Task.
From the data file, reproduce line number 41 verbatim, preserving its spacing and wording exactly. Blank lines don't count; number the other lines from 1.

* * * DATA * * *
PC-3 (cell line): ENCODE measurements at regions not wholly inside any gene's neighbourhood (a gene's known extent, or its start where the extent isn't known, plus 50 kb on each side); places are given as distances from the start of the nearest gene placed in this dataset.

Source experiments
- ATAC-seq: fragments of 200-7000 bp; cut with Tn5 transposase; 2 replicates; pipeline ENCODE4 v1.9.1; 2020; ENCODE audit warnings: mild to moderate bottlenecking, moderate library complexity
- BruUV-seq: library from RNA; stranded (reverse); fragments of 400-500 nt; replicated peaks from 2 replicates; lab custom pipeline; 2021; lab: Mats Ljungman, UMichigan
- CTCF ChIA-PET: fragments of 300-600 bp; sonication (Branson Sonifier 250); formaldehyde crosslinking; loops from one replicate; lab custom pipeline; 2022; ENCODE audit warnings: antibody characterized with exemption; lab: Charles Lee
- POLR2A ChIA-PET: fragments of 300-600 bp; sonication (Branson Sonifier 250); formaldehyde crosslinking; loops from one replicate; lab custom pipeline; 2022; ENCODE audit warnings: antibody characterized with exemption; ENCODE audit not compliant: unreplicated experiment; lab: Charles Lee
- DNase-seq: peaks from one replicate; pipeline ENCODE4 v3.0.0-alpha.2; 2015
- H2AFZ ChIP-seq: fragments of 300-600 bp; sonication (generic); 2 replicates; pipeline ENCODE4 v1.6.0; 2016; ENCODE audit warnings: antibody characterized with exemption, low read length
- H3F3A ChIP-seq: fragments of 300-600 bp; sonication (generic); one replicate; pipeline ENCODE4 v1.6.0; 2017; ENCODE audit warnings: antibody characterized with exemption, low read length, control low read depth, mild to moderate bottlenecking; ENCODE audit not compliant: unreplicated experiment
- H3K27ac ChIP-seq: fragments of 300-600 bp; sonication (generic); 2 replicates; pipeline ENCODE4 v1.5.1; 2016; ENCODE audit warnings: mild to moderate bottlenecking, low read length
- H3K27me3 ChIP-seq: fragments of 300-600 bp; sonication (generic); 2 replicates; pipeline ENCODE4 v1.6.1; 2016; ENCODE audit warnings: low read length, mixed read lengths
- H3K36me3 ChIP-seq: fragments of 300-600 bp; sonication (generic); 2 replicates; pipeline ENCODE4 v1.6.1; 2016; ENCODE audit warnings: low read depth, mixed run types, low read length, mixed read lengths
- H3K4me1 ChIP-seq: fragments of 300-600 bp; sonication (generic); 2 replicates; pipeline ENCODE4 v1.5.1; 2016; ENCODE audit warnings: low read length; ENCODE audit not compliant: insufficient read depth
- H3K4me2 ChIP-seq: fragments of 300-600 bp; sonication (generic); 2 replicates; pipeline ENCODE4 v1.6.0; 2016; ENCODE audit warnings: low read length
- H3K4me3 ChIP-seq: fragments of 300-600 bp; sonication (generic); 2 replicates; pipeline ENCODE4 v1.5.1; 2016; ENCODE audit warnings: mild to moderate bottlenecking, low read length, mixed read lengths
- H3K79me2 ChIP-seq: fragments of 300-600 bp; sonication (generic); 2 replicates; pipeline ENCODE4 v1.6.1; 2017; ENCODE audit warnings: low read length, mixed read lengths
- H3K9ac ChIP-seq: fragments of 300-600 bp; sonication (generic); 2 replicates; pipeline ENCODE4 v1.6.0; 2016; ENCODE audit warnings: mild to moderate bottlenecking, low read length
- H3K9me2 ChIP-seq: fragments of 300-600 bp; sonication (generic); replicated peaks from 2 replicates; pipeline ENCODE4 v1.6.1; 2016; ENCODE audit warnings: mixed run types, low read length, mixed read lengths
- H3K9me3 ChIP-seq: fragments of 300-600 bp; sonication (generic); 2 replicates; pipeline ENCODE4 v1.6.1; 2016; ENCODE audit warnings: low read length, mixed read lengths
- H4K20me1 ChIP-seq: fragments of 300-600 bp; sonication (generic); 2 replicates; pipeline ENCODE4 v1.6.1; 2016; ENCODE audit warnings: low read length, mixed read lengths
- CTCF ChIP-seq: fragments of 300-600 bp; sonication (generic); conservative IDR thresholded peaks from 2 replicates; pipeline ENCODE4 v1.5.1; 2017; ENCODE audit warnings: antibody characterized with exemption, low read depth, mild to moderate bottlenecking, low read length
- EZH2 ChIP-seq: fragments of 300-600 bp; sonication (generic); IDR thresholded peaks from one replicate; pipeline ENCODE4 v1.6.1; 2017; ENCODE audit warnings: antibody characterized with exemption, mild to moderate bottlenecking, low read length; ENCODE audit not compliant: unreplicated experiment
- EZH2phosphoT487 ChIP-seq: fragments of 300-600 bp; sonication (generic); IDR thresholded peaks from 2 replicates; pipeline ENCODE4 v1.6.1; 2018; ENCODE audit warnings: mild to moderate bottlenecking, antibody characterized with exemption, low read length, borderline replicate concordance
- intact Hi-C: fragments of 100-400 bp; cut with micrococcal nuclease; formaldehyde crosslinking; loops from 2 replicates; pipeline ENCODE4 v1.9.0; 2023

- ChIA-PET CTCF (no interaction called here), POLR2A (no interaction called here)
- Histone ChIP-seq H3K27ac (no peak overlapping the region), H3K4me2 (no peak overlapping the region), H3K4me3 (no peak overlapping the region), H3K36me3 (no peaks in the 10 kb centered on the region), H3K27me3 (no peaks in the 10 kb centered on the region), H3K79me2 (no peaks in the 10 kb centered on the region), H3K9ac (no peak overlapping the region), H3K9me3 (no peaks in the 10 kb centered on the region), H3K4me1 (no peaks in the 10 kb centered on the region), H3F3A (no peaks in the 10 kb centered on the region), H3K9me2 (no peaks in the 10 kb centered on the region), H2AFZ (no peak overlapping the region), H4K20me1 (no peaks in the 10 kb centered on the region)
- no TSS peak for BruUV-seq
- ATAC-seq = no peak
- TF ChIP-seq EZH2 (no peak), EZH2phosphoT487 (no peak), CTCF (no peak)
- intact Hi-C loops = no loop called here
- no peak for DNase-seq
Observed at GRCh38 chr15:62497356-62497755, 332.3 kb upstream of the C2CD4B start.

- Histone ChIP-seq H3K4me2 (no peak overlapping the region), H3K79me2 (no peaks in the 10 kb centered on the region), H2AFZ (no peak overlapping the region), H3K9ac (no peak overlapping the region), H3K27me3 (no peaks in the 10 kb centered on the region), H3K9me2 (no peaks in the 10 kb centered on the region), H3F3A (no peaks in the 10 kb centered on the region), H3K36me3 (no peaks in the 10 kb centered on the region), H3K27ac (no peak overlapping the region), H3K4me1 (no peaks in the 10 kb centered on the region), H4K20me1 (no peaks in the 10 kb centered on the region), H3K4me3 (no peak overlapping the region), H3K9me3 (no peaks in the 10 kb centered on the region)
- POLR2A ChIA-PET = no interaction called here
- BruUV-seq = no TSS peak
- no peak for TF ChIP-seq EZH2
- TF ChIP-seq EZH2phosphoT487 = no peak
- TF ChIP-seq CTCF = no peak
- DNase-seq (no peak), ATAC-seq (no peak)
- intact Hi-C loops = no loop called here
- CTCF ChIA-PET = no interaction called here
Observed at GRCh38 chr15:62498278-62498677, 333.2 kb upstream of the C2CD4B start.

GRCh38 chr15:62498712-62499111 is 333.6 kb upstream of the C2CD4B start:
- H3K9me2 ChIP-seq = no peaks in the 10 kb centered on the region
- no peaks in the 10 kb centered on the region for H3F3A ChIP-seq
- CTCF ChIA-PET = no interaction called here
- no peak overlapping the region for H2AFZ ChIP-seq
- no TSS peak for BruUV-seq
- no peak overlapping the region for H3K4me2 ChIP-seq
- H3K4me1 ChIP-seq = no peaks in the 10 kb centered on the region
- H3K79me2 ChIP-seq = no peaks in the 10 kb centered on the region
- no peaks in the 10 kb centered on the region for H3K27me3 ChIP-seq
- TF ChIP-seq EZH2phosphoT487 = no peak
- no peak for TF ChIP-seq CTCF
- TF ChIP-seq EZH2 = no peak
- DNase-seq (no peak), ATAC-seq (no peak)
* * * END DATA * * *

- CTCF ChIA-PET = no interaction called here